Statistical Data Stewardship in the 21st Century: An Academic Perspective
Date of Original Version
Abstract or Table of Contents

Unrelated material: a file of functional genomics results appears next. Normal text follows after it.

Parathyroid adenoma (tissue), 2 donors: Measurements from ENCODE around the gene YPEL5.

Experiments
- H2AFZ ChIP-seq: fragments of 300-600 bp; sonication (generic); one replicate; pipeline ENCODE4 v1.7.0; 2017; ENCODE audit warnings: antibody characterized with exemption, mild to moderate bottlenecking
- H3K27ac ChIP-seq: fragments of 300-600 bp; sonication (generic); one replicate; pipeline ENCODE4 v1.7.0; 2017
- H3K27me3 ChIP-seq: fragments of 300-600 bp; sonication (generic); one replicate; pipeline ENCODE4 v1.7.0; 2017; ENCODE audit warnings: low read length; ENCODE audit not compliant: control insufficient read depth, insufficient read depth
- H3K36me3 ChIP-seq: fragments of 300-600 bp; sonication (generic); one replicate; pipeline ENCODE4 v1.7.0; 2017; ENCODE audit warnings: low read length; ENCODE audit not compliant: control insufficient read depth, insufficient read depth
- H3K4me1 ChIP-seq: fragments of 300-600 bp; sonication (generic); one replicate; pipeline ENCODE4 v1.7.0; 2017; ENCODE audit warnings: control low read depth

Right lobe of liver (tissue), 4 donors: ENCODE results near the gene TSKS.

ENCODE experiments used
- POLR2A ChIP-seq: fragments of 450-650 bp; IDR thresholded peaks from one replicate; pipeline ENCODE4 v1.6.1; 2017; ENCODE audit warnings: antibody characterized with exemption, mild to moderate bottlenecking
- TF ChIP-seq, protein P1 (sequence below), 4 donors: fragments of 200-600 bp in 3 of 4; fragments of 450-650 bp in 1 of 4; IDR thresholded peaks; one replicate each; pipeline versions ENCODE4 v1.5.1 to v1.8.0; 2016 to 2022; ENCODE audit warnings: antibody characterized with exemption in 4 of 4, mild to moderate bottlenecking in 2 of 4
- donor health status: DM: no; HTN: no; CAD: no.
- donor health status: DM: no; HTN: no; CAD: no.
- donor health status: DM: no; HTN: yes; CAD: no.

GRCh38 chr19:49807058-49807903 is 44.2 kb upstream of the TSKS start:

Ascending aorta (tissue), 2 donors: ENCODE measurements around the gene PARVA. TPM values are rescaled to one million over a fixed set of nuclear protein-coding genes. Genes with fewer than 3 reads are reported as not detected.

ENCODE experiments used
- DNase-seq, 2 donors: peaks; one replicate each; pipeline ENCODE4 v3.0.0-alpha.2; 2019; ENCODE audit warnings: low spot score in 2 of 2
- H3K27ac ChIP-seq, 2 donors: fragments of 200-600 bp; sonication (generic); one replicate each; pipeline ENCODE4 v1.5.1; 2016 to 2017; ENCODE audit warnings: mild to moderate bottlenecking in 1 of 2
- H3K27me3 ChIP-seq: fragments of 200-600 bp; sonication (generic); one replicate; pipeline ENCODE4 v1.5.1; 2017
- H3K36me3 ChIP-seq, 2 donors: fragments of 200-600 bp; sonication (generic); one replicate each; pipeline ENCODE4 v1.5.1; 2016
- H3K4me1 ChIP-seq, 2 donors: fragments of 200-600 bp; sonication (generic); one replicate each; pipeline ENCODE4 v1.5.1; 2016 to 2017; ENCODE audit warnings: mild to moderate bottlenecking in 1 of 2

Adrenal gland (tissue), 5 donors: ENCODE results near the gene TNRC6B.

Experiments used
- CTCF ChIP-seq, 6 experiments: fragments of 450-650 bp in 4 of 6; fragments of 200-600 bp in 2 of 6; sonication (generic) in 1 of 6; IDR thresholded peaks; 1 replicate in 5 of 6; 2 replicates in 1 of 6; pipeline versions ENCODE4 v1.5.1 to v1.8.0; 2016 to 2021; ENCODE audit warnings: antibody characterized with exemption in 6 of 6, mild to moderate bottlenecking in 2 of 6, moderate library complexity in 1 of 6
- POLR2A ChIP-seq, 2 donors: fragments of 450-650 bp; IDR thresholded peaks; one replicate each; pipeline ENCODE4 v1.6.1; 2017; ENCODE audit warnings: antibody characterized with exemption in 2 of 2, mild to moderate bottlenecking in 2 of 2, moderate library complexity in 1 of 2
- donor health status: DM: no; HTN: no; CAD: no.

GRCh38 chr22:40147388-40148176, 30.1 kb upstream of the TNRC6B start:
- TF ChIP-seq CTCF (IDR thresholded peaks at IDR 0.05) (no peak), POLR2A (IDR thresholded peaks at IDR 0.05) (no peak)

This paper presents an academic perspective on a broad spectrum of ideas and best practices for statistical data collectors to ensure proper stewardship for personal information that they collect, process and disseminate. Academic researchers in confidentiality address statistical data stewardship both because of its inherent importance to society and because the mathematical and statistical problems that arise challenge their creativity and capability. To provide a factual basis for policy decisions, an information organization (IO) engages in a two-stage process: (1) It gathers sensitive personal and proprietary data of value for analysis from respondents who depend on the IO for confidentiality protection. (2) From these data, it develops and disseminates data products that are both useful and have low risk of confidentiality disclosure. The IO is a broker between the respondent who has a primary concern for confidentiality protection and the data user who has a primary concern for the utility of the data. This inherent tension is difficult to resolve because deidentification of the data is generally inadequate to protect their confidentiality against attack by a data snooper. Effective stewardship of statistical data requires restricted access or restricted data procedures. In developing restricted data, IOs apply disclosure limitation techniques to the original data. Desirably, the resulting restricted data have both high data utility U to users (analytically valid data) and low disclosure risk R (safe data). This paper explores the promise of the R-U confidentiality map, a chart that traces the impact on R and U of changes in the parameters of a disclosure limitation procedure. Theory for the R-U confidentiality map is developed for additive noise. By an implementation through simulation methods, an IO can develop an empirical R-U confidentiality map. Disclosure limitation for tabular data is discussed and a new method, called cyclic perturbation, is introduced. The challenges posed by on-line access are explored.